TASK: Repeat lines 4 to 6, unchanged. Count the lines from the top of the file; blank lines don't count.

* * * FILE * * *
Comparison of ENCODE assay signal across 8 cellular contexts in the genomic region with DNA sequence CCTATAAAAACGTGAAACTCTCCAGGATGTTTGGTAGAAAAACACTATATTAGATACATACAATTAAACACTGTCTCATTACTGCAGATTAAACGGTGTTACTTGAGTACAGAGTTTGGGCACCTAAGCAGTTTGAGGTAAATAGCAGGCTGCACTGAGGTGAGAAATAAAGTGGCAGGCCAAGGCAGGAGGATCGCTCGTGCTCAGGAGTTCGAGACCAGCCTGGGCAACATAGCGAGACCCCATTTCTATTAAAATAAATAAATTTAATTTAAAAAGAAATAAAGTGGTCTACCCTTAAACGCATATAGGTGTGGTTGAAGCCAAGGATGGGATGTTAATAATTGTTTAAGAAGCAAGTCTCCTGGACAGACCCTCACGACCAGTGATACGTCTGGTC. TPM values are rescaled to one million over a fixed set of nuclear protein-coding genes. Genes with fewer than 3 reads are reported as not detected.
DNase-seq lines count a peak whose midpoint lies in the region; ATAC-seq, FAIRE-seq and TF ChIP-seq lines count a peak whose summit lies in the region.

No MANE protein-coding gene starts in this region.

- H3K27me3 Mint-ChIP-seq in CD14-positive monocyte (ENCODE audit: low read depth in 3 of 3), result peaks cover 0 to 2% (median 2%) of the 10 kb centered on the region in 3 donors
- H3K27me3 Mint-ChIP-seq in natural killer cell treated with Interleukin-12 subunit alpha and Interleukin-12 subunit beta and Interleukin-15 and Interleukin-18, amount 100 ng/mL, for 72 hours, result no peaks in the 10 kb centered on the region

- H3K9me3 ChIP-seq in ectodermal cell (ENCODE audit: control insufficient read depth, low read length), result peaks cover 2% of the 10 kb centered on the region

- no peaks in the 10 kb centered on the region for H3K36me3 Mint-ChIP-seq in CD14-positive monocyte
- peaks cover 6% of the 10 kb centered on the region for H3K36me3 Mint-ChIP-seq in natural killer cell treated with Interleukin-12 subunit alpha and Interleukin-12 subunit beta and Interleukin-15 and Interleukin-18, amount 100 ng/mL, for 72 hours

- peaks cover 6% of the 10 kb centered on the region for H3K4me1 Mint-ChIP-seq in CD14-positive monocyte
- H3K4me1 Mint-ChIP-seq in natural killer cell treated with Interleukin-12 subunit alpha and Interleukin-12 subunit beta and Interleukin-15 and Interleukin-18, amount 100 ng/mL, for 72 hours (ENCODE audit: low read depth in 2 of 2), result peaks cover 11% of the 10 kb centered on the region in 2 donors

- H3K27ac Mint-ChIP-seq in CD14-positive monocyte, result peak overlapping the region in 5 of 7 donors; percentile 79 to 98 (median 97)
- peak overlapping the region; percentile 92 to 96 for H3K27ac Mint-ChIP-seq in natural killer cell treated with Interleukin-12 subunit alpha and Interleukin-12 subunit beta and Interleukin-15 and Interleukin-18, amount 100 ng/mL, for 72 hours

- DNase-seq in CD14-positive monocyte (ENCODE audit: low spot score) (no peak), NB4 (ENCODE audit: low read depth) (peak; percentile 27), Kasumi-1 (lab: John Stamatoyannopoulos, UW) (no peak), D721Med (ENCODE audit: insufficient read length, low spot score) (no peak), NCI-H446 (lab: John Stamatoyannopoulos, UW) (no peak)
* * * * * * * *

- H3K27me3 Mint-ChIP-seq in CD14-positive monocyte (ENCODE audit: low read depth in 3 of 3), result peaks cover 0 to 2% (median 2%) of the 10 kb centered on the region in 3 donors
- H3K27me3 Mint-ChIP-seq in natural killer cell treated with Interleukin-12 subunit alpha and Interleukin-12 subunit beta and Interleukin-15 and Interleukin-18, amount 100 ng/mL, for 72 hours, result no peaks in the 10 kb centered on the region

- H3K9me3 ChIP-seq in ectodermal cell (ENCODE audit: control insufficient read depth, low read length), result peaks cover 2% of the 10 kb centered on the region